I run Norton Anti-virus and AVG Free Edition. I do not get any problems. It seems one AV program does not pick up everything so two AV programs must be better than one. I used to use Zone Alarm but this appeared to cause problems with our networked accounts program so i got rid of it. My pc is the main pc holding all the data. I also use Spy-Dot and Adaware. I have a firewall in my router, and have been told i dont need more than one firewall. I was even told not to install SP2 because of this

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In reply to: Reply to 2 Anti-virus programs

I concur (see my post) with not needing windows firewall if you have a hardware one (also saves on resources), but I still installed SP2 as it tightens and fixes a lot more than just adding a firewall. You can turn that off but you should still keep your windows fully up to date, after all it is where most of the holes are.


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Running 2 AVs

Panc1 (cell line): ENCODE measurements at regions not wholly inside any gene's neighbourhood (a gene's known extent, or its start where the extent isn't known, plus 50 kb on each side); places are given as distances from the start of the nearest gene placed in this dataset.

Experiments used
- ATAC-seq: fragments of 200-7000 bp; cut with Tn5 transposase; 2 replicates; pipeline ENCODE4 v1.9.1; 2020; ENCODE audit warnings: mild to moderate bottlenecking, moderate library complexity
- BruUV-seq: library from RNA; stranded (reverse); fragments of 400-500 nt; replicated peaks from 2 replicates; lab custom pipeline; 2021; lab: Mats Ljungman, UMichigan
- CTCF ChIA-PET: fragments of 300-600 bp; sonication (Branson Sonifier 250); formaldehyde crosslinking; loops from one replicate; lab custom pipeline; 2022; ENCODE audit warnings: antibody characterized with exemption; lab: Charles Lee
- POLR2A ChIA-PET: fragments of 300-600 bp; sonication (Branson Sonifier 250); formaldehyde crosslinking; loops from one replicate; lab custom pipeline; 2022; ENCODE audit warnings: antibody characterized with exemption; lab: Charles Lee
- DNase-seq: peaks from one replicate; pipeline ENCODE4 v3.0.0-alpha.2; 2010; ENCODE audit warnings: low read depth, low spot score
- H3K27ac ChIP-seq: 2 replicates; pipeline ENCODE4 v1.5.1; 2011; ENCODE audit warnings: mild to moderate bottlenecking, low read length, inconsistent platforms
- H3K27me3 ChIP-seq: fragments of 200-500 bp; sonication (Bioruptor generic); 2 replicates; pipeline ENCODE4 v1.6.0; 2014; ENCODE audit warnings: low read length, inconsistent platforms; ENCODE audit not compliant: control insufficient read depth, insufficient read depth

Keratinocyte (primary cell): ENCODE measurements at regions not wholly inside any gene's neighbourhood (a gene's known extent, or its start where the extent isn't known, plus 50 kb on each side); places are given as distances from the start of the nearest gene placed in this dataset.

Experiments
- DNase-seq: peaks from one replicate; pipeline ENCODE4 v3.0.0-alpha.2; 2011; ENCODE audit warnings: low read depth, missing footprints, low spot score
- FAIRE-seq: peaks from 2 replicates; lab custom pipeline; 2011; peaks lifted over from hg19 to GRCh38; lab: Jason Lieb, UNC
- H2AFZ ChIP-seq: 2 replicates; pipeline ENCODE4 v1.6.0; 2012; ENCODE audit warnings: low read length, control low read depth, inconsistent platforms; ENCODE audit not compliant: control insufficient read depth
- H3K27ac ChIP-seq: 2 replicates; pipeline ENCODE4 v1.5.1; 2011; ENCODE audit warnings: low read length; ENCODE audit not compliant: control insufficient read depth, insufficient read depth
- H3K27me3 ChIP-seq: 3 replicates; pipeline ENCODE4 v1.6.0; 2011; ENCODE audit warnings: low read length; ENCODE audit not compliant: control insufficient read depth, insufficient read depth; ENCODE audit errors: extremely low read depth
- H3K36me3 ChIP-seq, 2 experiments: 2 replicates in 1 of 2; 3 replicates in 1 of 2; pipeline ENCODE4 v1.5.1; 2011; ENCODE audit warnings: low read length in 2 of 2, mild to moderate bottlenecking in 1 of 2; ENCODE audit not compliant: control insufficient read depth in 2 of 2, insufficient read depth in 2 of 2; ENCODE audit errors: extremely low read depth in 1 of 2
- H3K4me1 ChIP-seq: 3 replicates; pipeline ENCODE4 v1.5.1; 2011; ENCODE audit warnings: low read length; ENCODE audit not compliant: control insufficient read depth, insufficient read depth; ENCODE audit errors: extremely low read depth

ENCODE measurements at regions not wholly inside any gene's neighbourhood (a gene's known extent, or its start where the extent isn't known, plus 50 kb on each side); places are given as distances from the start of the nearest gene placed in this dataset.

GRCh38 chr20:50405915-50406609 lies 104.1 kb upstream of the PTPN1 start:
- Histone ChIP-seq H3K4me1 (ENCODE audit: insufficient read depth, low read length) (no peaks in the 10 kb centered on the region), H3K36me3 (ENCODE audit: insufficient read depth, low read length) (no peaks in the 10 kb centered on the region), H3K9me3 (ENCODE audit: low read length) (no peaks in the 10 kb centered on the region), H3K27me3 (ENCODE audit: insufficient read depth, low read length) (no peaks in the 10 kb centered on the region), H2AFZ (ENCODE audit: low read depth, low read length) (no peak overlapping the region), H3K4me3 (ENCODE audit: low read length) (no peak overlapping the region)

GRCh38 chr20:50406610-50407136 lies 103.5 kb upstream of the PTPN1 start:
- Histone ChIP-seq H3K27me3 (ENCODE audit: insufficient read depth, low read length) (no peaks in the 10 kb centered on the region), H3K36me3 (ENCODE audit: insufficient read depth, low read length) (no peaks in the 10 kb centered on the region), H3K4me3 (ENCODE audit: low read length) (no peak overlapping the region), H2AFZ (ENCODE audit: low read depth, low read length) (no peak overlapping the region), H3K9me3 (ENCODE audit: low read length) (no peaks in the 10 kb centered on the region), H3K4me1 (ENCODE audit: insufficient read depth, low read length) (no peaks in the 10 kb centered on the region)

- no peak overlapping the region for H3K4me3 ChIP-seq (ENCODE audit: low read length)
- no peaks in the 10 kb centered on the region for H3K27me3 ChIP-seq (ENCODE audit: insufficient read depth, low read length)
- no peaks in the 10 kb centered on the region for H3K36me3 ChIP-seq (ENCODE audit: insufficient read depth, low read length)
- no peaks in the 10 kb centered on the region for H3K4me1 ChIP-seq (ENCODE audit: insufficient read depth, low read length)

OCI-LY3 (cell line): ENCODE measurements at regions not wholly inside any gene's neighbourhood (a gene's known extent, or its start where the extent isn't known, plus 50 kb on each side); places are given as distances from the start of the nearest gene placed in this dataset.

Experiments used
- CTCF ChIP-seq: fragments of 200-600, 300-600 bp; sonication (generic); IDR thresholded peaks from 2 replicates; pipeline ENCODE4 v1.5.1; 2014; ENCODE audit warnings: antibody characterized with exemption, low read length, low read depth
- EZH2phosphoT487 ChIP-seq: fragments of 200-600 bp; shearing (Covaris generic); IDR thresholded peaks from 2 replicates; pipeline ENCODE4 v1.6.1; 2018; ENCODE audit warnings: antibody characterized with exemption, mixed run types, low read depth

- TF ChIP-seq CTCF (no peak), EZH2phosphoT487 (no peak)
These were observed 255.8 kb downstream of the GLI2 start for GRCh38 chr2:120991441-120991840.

In reply to: Reply to 2 Anti-virus programs

I run AVG and Avast with no conflicts. Haven't caught a virus yet. I also run Ad-Aware and Spybot together with no problems. Ditto on the firewalls; I have ZoneAlarm plus the hardware type in my Netgear router. However, this really doesn't count as 2 firewalls, since software and hardware firewalls are fulfilling different functions. I guess it boils down to: "try running 2 progams (AV or Anti-spyware) together and see if there are any conflicts. If there are, you can always close one down.

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A different view again :-)

In reply to: Security Set-Up Doubts: Firewall, AV, etc.


I run my security a little differently. One only use one antivirus and one firewall, anything else is overkill. I use AVG antivirus from grisoft, mainly because it is free and seems quite effective and updates itself often. I have it set to update itself at 2am and do a full scan at 3am so I am reasonably confident and never really look at it in a manual fashion.